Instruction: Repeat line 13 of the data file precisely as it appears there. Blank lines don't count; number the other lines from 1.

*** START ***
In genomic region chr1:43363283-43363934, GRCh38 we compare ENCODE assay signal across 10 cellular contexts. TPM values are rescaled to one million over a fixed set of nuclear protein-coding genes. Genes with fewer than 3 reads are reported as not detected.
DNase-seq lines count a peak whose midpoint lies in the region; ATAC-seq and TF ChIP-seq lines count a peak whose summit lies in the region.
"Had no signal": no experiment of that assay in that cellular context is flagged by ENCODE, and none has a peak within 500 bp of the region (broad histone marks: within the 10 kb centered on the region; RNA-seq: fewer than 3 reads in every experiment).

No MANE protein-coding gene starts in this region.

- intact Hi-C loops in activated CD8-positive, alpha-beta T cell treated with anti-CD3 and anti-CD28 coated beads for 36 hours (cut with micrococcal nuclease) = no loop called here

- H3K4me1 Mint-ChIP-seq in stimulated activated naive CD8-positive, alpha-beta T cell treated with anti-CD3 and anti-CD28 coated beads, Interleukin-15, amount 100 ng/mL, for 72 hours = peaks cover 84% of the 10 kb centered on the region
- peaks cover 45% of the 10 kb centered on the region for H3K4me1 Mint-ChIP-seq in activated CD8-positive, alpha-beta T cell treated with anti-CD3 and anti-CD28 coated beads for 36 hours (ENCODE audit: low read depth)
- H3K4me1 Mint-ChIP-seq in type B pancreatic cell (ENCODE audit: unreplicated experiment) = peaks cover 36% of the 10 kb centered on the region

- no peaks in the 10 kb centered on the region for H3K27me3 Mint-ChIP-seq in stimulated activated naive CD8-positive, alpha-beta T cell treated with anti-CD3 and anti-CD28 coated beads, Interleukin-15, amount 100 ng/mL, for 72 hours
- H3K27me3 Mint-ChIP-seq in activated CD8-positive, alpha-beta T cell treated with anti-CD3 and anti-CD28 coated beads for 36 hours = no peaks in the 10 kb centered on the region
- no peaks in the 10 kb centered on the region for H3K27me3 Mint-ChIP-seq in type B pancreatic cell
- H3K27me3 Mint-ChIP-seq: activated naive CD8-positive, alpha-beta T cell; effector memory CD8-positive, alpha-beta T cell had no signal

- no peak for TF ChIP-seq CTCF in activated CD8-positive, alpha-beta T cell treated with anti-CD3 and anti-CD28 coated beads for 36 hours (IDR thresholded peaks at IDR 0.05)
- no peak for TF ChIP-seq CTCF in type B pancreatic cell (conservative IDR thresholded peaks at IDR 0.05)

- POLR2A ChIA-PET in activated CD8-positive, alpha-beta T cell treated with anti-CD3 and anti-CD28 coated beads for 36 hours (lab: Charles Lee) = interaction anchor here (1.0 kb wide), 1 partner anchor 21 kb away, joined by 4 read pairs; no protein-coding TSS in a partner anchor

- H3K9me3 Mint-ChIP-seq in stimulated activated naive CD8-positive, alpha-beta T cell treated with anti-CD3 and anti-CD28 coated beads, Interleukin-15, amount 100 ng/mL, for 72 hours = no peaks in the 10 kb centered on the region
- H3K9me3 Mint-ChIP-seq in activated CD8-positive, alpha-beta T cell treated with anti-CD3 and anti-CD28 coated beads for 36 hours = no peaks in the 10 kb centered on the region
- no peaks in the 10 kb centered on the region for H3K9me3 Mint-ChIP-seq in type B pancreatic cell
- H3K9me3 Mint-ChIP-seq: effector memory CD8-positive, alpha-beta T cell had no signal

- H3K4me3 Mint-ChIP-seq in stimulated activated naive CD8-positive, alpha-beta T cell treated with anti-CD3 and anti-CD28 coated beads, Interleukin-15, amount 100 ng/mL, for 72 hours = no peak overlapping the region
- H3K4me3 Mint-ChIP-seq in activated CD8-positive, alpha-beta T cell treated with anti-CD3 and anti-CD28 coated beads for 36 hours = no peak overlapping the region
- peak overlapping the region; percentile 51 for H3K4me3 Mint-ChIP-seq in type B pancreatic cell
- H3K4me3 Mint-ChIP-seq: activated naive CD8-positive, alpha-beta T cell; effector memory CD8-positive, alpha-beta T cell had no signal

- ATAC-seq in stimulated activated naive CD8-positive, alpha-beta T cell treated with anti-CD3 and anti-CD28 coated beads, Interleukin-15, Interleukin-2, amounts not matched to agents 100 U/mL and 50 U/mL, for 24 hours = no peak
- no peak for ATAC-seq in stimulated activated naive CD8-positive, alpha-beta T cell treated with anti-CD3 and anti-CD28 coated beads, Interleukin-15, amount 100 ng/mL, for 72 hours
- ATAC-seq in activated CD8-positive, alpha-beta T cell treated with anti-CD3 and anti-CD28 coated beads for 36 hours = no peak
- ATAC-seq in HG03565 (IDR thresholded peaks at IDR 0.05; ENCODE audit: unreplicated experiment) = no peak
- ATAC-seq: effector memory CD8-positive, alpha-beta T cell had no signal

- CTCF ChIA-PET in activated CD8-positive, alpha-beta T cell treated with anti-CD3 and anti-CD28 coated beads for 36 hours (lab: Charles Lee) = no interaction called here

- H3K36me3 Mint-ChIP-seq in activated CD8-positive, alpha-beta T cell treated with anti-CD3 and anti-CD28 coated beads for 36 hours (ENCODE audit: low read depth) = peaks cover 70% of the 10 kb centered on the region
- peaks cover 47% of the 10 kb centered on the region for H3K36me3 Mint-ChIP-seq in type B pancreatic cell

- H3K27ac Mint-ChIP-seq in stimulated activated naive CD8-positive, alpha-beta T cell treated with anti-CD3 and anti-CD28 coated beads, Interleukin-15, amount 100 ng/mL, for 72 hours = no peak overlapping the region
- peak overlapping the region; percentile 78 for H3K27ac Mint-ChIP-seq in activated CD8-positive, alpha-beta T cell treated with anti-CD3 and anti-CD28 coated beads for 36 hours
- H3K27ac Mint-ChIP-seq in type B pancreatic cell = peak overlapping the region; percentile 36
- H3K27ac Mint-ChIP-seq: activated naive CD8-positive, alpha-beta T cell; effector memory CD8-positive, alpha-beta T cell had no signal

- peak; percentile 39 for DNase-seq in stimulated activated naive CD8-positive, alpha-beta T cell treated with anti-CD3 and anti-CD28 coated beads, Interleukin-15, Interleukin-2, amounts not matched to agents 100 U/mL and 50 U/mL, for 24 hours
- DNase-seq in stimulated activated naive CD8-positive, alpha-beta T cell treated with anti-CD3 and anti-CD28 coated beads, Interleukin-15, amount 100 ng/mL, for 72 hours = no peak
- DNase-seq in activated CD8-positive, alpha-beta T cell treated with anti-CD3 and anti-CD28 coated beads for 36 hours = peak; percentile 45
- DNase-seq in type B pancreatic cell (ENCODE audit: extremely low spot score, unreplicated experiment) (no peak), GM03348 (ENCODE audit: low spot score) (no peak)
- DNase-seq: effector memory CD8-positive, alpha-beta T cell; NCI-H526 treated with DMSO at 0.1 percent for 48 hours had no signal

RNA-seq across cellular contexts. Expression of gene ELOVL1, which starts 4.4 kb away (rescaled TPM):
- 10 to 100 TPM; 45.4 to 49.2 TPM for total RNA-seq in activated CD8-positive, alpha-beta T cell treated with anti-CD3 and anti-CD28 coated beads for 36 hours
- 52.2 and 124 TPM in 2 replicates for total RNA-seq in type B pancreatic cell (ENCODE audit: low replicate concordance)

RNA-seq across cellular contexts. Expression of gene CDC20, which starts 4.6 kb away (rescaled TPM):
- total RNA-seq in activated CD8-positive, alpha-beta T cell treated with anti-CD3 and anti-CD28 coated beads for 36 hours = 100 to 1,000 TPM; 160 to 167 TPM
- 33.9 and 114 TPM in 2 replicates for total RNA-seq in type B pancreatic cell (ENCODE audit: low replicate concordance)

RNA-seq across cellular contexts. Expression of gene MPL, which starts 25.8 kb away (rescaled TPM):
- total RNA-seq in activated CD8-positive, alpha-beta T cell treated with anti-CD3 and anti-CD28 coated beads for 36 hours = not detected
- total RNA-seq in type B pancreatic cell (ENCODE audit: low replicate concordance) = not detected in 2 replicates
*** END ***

- no peak for TF ChIP-seq CTCF in activated CD8-positive, alpha-beta T cell treated with anti-CD3 and anti-CD28 coated beads for 36 hours (IDR thresholded peaks at IDR 0.05)